In 1824 Obed Alcott donated the use of part of his land east of his house for the West School (prior to this, school was held in private homes). At some point in time, the West School (370 Spindle Hill Road) was moved from behind the Obed Alcott house across Spindle Hill Road directly across from where Rustic Acres is located. This school served the region well for over 100 years providing an education for the children of not only Spindle Hill, but also down into Allentown. In 1946 this school was turned into a private residence and continues as such today.
Continuing down Spindle Hill turn right onto Alcott Road and then turn right onto Beach Road heading west. A short distance up the road you will come to the historic cape cod style house that is found at 209 Beach Road. This house was built for George G. Alcott circa 1830 and included a barn, a blacksmith shop on fifty acres of land. This was all part of the original acreage that was owned by John Alcott. George Alcott sold the house and property on March 23,1857 to David H. Nichols. Later it was sold again to James L. Kenea. Sometime in the early 1930s William Edward Tyrrell purchased this house and property and established his dairy farm there.
This section of Alcott land and homes was only part of the property owned by that family. If you had taken a left on Spindle Hill Road at the intersection of Alcott Road, you would have come to the James Alcott house which is located at the intersection of Spindle Hill and Mad River Roads. This house and property have a long history of farming on it. James was also the son of John Alcott. James built the farmhouse, a saltbox in 1774 and added several large barns. In the late 1800s Evelyn Upson, a state representative purchased the house and farm and lived there until his death in 1918. In that same year, Carl and Hilma Peterson purchased the farmhouse at 621 Spindle Hill Road, the Seth Thomas house at 36 Peterson Lane and about 150 acres of land along Spindle Hill and Mad River Roads. They established the Peterson Dairy Farm in 1923, which was in operation for almost forty years until a fire destroyed their well-established business. There is also Alcott Brook that runs from the pond at the Wolcott Sports Complex across Spindle Hill Road and empties into the Mad River near Peterson Park.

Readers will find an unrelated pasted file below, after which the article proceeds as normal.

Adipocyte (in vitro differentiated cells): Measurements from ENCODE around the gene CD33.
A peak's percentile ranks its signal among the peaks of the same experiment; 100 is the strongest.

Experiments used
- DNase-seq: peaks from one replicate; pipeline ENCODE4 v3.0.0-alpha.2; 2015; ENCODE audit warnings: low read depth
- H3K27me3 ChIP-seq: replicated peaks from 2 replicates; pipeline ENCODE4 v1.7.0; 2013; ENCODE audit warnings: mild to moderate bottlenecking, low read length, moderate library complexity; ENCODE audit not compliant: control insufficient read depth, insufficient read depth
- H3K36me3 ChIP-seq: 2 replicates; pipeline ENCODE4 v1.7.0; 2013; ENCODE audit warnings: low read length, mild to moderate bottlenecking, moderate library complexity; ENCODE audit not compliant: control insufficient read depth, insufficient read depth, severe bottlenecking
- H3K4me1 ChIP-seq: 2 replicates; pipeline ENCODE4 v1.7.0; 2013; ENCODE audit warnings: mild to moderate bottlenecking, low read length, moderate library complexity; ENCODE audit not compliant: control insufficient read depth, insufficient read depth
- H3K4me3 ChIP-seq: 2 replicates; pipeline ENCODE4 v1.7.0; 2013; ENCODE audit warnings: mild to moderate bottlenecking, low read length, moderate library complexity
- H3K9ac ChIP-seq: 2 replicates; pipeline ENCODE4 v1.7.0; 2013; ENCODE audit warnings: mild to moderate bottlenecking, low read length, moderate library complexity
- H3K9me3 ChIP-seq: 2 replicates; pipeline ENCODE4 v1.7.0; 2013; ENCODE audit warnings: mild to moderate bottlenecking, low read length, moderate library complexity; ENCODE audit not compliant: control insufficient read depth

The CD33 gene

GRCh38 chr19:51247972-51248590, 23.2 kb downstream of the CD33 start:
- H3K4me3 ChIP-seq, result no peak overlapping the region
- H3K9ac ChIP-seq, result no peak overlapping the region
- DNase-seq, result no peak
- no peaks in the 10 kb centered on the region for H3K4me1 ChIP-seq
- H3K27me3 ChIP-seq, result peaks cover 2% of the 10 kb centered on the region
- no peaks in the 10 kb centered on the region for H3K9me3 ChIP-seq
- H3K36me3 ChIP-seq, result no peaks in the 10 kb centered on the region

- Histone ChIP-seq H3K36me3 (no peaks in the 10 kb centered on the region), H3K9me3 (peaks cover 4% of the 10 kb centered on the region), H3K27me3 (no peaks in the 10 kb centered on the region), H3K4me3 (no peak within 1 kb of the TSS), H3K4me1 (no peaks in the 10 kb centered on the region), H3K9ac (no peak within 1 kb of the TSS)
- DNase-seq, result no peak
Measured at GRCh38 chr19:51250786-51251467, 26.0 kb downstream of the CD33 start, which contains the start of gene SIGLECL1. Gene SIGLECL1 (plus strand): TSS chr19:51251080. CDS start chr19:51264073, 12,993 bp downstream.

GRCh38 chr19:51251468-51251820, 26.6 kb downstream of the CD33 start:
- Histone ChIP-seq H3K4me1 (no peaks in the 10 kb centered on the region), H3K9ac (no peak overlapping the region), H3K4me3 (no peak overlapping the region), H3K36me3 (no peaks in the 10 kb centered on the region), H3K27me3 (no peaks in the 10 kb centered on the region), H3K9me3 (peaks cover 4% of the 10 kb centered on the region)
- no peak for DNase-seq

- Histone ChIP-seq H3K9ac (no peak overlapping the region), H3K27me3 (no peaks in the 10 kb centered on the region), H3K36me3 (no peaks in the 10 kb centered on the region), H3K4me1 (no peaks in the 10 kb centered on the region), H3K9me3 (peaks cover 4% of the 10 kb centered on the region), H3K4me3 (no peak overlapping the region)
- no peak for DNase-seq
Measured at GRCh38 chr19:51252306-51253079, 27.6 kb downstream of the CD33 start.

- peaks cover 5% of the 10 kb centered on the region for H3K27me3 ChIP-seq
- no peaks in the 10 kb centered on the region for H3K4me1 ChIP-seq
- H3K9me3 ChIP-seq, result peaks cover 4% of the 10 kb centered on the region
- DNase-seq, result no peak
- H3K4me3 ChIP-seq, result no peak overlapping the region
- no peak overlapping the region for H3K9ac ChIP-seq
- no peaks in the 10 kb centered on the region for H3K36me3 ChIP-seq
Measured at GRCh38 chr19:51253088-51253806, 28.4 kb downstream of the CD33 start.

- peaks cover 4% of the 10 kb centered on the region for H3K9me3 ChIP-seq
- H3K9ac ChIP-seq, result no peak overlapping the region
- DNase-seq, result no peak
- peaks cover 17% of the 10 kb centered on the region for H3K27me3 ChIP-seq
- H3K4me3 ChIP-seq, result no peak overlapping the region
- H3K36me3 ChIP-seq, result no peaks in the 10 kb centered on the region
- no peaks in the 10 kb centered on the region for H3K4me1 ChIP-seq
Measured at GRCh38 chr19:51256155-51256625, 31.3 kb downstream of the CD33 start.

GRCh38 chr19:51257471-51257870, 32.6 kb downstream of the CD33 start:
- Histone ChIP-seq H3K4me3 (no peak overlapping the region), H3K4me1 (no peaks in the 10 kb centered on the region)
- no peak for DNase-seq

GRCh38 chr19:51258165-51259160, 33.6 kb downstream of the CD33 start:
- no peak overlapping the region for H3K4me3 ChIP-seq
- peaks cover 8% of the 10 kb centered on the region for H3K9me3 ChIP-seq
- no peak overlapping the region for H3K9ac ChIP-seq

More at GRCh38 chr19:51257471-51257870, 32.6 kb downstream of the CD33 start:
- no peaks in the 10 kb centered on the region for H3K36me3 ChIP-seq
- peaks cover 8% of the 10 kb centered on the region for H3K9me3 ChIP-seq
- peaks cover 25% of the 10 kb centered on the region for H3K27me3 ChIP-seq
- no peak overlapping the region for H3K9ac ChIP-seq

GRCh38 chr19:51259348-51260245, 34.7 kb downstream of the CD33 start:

As you can see, the Alcott family played an important part in the history and development of the town of Wolcott especially in the Spindle Hill area. I hope this tour helped you to better understand the influence this family had on our town's development.
(Information for this article was taken from Samuel Orcutt's, History of the Town of Wolcott From 1731 to 1874; Wolcott, Connecticut 175th Anniversary by John Washburne; "Amos Bronson Alcott" on Google; Eden's Outcasts by John Matteson; "A Salute To Two Centuries of Education in Wolcott, Connecticut" from the Wolcott Historical Society, "1986 Historic Resources Inventory" by Paul Loether; Wolcott News articles by Flo Goodman: 12-31-07, 4-30-13, 9-15-18, 5-2012)
The Solomon Alcott House and barn on the corner of Spindle Hill and Beach Roads. This is where Amos Bronson Alcott grew up.
The Obed Alcott House located at 339 Spindle Hill Road.
The West School located on Spindle Hill Road.
The West School today as a residence at 370 Spindle Hill Road.
The George Alcott House at 209 Beach Road.
The James Alcott House located at the corner of Spindler Hill and Beach Roads.